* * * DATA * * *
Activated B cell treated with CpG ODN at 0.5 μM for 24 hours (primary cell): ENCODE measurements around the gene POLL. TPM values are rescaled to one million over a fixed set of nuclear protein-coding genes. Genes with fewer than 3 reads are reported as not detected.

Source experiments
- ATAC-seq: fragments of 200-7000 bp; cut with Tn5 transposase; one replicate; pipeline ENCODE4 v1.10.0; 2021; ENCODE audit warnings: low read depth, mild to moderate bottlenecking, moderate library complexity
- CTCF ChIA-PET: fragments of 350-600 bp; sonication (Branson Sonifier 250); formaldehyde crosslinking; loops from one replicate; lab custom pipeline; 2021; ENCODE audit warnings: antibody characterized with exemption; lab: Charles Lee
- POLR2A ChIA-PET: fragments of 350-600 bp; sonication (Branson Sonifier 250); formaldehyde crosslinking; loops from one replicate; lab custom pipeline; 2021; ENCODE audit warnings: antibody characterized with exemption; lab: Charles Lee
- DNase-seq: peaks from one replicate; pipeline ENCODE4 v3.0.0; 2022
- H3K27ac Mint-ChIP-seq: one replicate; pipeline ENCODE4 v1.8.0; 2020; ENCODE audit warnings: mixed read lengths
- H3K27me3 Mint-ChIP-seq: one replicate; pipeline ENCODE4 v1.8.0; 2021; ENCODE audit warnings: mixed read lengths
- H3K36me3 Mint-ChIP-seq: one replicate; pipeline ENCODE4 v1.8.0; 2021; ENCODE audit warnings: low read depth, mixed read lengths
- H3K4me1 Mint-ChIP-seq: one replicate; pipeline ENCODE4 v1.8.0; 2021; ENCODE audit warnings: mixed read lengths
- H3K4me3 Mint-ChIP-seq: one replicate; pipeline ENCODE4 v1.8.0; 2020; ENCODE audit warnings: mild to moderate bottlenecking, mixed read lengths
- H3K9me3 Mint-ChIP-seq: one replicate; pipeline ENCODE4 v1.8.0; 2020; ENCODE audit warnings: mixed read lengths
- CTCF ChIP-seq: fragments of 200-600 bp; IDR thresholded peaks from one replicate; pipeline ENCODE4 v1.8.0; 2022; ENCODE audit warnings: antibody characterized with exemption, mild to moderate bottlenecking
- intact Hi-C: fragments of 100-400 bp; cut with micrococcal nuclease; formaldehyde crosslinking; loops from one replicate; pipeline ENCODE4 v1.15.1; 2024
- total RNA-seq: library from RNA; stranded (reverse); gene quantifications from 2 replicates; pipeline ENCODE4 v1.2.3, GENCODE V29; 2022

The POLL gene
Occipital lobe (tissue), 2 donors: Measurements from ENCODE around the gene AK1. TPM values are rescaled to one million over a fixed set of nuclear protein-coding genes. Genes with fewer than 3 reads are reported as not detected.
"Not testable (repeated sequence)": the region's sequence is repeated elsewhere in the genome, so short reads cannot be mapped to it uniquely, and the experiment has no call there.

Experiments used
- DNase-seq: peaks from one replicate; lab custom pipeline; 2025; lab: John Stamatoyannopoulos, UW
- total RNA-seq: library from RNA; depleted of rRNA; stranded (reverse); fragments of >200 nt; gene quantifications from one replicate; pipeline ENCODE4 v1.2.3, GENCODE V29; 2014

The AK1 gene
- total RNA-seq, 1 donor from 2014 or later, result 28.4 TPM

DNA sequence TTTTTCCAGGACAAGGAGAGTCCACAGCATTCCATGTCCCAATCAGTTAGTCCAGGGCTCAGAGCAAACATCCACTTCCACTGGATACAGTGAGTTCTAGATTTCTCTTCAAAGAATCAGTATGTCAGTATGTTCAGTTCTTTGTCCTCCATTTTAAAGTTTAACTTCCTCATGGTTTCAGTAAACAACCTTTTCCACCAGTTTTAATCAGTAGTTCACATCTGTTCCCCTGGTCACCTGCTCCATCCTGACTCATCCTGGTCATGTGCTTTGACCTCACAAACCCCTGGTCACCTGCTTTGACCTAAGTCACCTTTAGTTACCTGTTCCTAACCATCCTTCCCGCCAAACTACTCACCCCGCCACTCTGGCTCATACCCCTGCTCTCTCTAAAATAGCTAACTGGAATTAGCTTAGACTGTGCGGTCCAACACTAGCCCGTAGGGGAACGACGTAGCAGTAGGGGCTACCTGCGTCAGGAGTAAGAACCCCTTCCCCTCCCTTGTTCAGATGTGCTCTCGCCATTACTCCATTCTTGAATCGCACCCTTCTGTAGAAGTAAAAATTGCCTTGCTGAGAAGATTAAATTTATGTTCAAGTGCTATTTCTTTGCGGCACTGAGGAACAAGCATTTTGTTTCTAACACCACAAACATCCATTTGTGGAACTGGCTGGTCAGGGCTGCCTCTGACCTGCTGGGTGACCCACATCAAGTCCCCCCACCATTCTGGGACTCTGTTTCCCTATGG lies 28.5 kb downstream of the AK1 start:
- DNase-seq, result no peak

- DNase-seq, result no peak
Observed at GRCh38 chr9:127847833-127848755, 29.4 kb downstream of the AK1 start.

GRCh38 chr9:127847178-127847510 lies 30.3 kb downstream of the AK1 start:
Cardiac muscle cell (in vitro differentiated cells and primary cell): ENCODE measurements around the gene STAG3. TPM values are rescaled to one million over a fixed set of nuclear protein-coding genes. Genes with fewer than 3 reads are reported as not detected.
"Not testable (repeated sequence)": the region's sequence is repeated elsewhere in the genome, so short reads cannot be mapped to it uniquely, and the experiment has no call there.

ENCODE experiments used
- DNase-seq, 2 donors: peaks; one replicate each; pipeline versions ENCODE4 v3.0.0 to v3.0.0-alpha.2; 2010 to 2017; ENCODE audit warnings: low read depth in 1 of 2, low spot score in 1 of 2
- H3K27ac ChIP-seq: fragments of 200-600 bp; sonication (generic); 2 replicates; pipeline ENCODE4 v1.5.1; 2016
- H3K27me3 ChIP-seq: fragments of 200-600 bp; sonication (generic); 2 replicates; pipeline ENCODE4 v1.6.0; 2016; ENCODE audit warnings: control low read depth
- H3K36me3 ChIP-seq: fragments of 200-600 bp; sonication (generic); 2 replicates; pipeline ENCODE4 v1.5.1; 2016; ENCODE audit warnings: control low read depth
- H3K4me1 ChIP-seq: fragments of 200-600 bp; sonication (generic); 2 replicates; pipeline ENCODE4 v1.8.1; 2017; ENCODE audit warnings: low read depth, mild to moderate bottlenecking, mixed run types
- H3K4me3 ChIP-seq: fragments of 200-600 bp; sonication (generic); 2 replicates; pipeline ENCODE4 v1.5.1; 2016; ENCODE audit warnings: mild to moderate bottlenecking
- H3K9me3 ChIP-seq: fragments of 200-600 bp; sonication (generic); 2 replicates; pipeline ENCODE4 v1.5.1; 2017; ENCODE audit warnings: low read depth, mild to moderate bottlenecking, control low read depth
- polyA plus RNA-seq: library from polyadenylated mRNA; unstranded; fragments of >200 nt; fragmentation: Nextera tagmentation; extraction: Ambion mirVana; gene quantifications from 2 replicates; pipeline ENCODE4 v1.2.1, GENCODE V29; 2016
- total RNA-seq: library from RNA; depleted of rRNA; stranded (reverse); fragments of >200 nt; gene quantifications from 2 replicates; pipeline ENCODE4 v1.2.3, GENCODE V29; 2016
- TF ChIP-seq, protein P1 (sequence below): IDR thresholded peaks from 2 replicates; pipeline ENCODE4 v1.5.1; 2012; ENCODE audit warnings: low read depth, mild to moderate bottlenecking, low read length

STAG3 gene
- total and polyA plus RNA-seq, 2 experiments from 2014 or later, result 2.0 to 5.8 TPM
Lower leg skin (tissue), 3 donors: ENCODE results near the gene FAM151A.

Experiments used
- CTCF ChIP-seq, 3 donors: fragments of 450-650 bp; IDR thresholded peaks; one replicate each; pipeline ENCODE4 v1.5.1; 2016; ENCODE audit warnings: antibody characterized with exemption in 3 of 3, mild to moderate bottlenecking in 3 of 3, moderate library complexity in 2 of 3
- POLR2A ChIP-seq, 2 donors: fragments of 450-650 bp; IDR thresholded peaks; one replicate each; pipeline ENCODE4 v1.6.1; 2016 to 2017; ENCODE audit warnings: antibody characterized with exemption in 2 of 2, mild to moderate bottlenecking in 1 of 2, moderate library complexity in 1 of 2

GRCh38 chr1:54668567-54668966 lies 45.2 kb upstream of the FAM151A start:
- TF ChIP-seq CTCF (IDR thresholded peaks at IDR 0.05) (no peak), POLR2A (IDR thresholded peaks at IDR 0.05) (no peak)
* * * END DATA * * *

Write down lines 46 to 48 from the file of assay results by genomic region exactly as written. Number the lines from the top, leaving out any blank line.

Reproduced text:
- CTCF ChIP-seq, 3 donors: fragments of 450-650 bp; IDR thresholded peaks; one replicate each; pipeline ENCODE4 v1.5.1; 2016; ENCODE audit warnings: antibody characterized with exemption in 3 of 3, mild to moderate bottlenecking in 3 of 3, moderate library complexity in 2 of 3
- POLR2A ChIP-seq, 2 donors: fragments of 450-650 bp; IDR thresholded peaks; one replicate each; pipeline ENCODE4 v1.6.1; 2016 to 2017; ENCODE audit warnings: antibody characterized with exemption in 2 of 2, mild to moderate bottlenecking in 1 of 2, moderate library complexity in 1 of 2

GRCh38 chr1:54668567-54668966 lies 45.2 kb upstream of the FAM151A start: